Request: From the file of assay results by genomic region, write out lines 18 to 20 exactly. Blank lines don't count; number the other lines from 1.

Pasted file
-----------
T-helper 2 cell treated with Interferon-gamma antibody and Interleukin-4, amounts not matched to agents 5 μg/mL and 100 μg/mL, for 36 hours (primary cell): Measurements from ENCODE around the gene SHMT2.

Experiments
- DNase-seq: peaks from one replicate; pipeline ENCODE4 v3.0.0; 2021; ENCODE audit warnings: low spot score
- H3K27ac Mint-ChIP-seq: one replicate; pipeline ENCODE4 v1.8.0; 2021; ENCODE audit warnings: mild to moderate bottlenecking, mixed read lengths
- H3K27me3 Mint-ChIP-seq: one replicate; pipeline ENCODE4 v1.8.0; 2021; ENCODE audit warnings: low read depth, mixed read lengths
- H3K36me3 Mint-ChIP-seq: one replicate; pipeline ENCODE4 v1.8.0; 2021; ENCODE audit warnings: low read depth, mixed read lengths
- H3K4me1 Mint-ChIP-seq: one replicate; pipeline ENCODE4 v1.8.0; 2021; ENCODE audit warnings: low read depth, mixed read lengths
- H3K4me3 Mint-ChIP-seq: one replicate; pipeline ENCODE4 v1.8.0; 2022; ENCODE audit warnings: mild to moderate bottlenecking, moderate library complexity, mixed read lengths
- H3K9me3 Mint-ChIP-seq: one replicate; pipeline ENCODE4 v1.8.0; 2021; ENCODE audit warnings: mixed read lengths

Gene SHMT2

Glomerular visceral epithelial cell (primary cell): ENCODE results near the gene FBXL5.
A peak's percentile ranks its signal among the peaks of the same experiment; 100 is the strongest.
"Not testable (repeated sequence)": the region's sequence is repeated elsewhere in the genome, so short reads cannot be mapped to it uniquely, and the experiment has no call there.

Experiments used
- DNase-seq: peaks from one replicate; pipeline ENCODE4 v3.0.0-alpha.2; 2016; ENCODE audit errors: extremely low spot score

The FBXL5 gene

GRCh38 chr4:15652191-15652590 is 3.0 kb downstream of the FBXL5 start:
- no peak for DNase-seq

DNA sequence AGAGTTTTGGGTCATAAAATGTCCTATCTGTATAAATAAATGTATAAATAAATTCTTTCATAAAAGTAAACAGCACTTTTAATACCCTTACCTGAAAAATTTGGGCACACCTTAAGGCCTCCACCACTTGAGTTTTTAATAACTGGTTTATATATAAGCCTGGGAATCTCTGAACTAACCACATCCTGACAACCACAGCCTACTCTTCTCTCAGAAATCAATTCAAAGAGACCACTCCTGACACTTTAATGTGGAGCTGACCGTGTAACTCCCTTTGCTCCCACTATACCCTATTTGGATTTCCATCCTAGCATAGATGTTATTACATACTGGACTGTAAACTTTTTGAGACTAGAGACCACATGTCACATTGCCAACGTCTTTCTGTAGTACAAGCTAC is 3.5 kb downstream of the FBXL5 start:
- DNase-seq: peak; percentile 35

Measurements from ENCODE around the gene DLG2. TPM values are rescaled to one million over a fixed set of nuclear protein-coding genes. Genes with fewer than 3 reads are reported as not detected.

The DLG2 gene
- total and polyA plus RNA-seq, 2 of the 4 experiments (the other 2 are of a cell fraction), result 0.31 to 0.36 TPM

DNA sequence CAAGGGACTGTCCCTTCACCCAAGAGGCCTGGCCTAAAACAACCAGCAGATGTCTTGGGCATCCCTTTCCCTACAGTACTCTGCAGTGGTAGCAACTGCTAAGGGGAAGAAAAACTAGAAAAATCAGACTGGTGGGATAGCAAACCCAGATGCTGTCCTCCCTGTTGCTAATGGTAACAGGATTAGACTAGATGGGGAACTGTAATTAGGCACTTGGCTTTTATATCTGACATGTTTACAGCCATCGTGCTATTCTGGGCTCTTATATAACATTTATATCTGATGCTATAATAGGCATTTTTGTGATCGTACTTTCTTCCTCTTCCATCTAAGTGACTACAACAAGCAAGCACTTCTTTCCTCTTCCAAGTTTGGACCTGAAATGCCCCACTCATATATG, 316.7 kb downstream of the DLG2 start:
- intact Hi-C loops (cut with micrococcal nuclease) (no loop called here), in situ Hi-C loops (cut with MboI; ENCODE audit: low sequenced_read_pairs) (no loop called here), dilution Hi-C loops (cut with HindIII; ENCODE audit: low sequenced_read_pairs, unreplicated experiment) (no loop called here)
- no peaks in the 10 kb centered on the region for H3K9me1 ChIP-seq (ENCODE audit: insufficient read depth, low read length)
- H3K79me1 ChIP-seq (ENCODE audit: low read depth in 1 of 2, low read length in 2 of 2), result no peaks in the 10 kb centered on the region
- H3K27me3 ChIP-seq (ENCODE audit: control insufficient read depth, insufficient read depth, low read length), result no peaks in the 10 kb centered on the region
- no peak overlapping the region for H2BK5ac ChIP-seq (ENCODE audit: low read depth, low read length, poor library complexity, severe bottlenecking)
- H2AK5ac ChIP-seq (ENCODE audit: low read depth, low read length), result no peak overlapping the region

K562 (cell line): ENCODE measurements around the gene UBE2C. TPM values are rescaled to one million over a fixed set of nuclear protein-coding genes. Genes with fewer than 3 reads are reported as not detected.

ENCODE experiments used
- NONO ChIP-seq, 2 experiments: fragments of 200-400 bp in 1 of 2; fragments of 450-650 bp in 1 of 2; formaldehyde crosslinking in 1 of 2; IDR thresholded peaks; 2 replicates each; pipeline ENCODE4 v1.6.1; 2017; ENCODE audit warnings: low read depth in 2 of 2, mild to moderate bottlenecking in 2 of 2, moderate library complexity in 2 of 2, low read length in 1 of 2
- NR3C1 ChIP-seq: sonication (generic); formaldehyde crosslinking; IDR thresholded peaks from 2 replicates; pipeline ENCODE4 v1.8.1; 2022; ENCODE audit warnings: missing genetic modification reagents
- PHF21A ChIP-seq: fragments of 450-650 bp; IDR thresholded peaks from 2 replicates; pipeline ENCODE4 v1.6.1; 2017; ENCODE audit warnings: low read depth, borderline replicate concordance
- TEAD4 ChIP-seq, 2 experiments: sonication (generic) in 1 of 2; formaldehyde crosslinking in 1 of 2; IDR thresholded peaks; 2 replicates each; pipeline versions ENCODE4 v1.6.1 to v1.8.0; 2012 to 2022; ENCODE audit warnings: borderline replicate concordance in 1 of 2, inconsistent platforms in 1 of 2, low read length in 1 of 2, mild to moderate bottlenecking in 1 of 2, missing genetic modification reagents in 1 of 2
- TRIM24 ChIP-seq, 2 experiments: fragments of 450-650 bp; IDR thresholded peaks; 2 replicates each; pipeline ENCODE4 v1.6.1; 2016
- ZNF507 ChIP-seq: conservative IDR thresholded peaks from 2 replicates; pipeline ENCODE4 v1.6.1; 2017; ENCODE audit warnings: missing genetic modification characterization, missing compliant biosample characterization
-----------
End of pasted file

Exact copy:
- no peak for DNase-seq

DNA sequence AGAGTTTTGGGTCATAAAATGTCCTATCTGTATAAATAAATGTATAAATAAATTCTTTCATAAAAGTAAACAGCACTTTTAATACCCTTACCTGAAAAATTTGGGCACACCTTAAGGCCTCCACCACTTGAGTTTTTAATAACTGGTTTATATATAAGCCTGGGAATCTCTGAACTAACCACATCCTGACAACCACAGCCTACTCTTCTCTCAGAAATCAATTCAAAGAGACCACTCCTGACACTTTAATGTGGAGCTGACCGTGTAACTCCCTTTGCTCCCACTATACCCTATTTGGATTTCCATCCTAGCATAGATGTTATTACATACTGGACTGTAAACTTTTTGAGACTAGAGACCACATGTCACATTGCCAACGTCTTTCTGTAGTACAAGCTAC is 3.5 kb downstream of the FBXL5 start:
- DNase-seq: peak; percentile 35